U.S. government agencies could share airwaves with commercial wireless companies to help the mobile providers meet surging demand from smartphones, an Obama administration official said.
“Spectrum is a finite resource in growing demand, and we need to focus on new ways to maximize its use,” Lawrence Strickling, administrator of the National Telecommunications and Information Administration, a Commerce Department arm that advises the White House on airwaves use, said in a conference call.
The Obama administration is working to free airwaves to avert what officials have called a “spectrum crunch” that would occur as wireless networks’ capacity fails to meet demand from data-hungry smartphones and tablet computers such as Apple Inc.’s iPhone and iPad.
The administration has set a goal of adding 500 megahertz of airwaves to almost double the amount available for commercial use. Strickling’s announcement concerned an airwaves band with 95 megahertz, on which more than 20 U.S. agencies including each branch of the military conduct operations on more than 3,100 frequencies. Uses include military radio, air-combat training control systems and precision-munitions guidance, the information administration said in an e-mailed statement.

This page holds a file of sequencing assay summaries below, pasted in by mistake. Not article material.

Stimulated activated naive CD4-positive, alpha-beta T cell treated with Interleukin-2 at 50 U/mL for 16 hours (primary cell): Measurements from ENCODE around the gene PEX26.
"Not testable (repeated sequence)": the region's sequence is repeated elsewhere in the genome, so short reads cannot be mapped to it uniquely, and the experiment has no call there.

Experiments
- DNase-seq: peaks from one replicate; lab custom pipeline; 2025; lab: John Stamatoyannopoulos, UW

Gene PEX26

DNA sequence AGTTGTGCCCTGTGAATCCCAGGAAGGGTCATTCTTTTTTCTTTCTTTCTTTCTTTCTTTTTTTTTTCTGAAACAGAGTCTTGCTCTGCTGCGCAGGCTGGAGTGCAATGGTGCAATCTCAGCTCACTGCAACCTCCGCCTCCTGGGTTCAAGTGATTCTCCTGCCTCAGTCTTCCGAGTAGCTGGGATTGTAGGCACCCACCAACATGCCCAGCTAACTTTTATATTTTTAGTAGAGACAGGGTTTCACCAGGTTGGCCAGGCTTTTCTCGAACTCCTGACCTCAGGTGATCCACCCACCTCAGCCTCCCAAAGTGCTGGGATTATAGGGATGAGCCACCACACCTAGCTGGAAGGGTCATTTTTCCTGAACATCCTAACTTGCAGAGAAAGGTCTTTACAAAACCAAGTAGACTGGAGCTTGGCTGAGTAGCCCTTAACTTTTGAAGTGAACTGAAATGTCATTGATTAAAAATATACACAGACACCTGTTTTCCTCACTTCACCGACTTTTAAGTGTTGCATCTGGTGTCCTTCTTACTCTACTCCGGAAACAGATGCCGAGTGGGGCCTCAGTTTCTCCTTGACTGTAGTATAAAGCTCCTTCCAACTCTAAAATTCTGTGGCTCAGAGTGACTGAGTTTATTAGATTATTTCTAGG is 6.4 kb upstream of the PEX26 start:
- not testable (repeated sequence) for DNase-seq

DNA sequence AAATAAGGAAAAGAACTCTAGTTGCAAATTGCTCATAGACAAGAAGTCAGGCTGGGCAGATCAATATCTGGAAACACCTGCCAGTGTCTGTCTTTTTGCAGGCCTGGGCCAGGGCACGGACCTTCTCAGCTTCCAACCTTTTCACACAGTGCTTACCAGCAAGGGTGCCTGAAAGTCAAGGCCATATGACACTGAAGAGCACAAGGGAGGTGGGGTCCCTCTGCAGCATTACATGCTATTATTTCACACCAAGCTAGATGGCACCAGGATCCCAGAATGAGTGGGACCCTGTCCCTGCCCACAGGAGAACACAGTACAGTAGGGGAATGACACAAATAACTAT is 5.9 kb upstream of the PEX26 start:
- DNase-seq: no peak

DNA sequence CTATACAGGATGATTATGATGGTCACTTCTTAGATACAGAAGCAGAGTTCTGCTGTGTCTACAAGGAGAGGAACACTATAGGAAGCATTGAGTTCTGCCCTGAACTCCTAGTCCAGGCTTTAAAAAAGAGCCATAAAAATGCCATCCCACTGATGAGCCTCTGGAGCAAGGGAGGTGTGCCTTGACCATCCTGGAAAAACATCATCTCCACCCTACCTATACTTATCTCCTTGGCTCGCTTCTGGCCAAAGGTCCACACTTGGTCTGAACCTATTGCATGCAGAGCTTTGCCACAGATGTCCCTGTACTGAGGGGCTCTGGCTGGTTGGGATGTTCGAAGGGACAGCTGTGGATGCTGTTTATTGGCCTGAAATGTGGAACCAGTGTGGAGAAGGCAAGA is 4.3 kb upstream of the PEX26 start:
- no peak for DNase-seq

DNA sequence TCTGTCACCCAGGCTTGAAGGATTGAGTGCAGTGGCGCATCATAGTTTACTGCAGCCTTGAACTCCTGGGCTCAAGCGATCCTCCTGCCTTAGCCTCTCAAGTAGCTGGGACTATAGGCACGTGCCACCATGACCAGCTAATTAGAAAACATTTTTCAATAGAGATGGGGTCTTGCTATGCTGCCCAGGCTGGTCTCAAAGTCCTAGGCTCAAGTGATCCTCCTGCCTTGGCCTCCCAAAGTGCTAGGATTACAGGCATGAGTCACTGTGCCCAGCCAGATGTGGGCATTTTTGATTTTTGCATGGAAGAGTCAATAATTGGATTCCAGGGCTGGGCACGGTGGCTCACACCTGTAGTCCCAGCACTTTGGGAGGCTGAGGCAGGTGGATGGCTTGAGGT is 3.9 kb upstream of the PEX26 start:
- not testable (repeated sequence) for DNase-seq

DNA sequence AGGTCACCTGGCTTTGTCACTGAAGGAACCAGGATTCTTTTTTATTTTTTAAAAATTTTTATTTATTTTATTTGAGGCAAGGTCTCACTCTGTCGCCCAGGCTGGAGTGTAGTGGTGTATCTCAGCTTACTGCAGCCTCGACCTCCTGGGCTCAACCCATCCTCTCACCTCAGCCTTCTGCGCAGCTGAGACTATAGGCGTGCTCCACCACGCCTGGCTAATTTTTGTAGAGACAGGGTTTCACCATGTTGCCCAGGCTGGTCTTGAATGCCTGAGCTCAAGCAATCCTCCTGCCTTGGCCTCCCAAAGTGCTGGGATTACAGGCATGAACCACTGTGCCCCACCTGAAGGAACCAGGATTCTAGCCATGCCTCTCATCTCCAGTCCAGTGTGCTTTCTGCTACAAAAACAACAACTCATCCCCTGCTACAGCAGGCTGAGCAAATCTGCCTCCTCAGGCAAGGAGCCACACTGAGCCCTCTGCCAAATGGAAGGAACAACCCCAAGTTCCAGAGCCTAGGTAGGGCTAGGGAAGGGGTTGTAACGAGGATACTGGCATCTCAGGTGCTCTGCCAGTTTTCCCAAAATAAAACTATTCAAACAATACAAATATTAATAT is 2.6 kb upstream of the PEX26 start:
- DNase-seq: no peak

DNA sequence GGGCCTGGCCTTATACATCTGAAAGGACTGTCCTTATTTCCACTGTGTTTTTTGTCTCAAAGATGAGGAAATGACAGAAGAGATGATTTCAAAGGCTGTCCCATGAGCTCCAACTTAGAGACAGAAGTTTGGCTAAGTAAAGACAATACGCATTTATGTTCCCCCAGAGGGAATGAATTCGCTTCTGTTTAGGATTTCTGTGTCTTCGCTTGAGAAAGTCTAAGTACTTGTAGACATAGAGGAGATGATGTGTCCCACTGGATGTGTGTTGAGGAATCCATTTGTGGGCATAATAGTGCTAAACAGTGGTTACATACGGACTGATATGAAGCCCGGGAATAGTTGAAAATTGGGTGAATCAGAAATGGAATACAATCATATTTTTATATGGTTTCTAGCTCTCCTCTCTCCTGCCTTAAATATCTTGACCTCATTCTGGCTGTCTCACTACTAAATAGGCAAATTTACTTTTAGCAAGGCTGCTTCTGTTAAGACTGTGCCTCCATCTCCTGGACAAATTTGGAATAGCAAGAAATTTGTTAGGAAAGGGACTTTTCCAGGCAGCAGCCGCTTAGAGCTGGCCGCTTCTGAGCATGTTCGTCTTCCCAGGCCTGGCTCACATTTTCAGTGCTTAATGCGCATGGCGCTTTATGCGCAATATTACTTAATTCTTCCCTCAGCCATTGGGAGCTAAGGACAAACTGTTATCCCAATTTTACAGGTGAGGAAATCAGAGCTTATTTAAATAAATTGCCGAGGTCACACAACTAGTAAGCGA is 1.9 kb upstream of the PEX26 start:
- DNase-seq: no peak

Government users in some cases would switch to other frequencies, and some federal and commercial users would share them, Strickling said. He proposed discussions between U.S. agencies and industry.
CTIA-The Wireless Association, in a March 22 letter to Strickling, asked him to “swiftly reallocate” the band for use by mobile broadband, or high-speed wireless Internet service. The Washington-based trade group’s members include leading U.S. wireless provider Verizon Wireless, No. 2 AT&T Inc. (T:US), Sprint Nextel Corp. (S:US) and T-Mobile USA Inc.
Congress last month approved auctions of unused television airwaves for use by wireless services, another step aimed at alleviating the spectrum shortage. The Federal Communications Commission is working to devise auction rules.
The CTIA last week asked the FCC to complete the auction by early 2014 and to turn airwaves over to wireless companies by May of that year.
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